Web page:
MANILA (Reuters) - Muslim rebels took 30 civilian hostages in the southern Philippines on Monday and held security forces in a standoff as part of a drive to derail peace talks, officials said.
Police commandos cordoned off parts of Zamboanga City on the island of Mindanao after a rogue faction of the Moro National Liberation Front (MNLF) took hostages and tried to march to the city hall to raise their flag, an army commander said.
"They want to hoist their flag, we will not allow that," Colonel Andrelino Colina told a local radio station, saying dozens of armed MNLF landed in two coastal villages at dawn and clashed with security forces.
Three people were killed and 10 wounded as the rebels forced their way to the city centre.
"We condemned the attack on Zamboanga City in the strongest possible terms," Edwin Lacierda, the president's spokesman said in a statement. "The ongoing attack of armed individuals in Zamboanga City, including initial reports of the possible use of civilians as human shields is a cause for great concern."
The gunmen belong to a Muslim rebel group that entered into a peace agreement with government in 1996 and was allowed to run a Muslim autonomous region. Five years later, the group took up arms again, claiming the government did not fully implement the peace agreement.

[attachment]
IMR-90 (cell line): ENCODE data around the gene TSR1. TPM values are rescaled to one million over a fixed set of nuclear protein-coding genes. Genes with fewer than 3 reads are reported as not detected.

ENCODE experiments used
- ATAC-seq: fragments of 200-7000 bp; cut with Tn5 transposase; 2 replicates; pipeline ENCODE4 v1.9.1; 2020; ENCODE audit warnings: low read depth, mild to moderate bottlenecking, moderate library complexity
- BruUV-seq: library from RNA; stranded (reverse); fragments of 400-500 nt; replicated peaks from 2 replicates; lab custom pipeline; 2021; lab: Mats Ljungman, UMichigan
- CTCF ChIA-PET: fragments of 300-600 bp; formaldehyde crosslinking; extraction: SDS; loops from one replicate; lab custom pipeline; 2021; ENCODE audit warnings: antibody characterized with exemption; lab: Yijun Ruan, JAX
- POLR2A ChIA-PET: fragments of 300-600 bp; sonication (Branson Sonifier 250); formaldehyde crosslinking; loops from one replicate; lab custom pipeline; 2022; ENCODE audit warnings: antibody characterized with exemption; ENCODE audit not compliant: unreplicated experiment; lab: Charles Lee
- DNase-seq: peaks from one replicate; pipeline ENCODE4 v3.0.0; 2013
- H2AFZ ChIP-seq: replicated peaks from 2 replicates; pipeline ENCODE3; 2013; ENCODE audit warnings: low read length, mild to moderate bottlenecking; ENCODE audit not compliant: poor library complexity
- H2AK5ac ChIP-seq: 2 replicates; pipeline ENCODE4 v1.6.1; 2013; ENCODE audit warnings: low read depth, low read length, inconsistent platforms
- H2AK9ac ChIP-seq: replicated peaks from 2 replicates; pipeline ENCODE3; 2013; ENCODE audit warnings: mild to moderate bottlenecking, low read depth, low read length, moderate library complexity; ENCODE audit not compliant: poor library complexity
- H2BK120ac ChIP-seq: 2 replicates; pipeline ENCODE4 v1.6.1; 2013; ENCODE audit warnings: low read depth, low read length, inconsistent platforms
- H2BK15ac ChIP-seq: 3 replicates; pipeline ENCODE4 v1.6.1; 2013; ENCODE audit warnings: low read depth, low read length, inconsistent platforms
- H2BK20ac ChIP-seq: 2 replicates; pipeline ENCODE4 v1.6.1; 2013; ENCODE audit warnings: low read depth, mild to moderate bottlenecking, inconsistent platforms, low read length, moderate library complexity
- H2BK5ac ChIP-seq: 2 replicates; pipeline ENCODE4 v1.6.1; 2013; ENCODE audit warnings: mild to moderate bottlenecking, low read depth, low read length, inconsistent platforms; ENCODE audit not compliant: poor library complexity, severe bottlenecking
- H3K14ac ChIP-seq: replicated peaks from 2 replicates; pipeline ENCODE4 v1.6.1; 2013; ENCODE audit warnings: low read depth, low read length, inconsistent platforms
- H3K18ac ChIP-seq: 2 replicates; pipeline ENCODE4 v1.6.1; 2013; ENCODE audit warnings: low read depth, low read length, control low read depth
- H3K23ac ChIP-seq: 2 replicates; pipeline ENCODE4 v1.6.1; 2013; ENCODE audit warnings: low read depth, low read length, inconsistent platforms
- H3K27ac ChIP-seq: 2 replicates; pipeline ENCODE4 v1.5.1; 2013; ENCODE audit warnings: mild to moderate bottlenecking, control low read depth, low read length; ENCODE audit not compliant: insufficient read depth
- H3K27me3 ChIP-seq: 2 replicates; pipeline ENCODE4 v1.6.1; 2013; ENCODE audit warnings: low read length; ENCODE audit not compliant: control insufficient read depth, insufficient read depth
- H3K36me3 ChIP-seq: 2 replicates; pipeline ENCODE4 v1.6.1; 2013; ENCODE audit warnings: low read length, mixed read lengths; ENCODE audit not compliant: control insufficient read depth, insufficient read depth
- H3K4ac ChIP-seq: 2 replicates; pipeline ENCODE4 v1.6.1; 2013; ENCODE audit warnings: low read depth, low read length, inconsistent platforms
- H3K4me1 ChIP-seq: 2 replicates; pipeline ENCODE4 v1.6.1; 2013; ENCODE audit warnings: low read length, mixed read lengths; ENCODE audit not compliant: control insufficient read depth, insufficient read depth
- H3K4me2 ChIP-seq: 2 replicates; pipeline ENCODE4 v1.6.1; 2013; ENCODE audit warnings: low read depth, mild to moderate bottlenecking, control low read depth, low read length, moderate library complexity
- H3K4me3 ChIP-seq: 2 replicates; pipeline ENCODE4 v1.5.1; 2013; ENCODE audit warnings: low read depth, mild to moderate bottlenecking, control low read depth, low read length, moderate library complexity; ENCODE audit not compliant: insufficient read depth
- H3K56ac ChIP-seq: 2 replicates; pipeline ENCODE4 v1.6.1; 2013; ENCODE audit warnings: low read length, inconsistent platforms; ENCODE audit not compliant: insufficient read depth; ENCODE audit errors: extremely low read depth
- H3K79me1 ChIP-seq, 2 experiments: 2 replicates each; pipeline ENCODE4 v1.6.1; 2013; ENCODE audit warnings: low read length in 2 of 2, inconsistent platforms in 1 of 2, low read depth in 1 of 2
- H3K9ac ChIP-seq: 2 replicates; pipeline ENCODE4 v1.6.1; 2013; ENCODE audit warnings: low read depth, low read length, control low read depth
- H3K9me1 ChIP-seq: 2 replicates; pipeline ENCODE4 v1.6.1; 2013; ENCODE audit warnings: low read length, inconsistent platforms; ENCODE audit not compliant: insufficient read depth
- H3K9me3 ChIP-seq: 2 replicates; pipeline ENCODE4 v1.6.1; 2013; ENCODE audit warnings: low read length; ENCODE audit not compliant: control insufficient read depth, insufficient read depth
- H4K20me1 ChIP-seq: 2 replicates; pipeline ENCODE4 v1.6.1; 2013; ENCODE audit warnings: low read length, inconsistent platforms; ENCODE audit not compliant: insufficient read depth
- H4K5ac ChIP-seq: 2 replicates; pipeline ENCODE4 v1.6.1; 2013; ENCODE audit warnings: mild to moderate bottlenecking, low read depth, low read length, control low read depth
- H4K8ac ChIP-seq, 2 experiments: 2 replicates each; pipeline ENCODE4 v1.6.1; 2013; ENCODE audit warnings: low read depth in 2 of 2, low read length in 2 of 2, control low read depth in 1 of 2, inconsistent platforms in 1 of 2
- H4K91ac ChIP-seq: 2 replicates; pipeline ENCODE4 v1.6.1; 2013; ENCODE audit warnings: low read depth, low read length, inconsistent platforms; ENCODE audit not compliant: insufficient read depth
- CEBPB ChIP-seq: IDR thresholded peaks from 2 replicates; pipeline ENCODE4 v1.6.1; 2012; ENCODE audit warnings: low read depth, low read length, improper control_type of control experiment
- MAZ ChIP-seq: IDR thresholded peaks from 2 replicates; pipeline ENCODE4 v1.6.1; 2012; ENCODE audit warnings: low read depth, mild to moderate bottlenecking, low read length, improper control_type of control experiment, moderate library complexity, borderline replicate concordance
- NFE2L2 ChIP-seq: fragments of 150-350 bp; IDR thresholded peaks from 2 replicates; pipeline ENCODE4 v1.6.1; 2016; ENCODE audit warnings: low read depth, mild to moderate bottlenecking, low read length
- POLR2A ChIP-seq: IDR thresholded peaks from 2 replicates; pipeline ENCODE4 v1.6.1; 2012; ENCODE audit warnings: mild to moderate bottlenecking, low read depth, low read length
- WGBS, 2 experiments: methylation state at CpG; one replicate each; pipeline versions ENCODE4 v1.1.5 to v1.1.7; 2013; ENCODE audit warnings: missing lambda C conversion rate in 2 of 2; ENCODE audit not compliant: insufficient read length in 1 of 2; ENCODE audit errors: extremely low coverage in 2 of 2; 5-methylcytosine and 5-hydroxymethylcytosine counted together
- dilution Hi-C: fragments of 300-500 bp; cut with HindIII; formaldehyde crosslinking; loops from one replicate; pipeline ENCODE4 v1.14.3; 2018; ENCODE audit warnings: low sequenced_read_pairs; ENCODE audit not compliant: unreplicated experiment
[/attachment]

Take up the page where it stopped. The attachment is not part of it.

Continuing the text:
In Kuala Lumpur, the government and the largest Muslim rebel group, the Moro Islamic Liberation Front (MILF), are preparing for peace talks to conclude a deal on power-sharing and the establishment of a larger autonomous Muslim region by 2015.
"They are trying to spoil the peace process," Mohagher Iqbal, MILF chief peace negotiator, told Reuters by phone.
An official from the Office of the Presidential Adviser on the Peace Process, Joe Lorena, said the attack could have been triggered by rumors that talks in Kuala Lumpur might result in the termination of an earlier deal with the gunmen's group.
(Reporting By Manuel Mogato; Editing by Jeremy Laurence)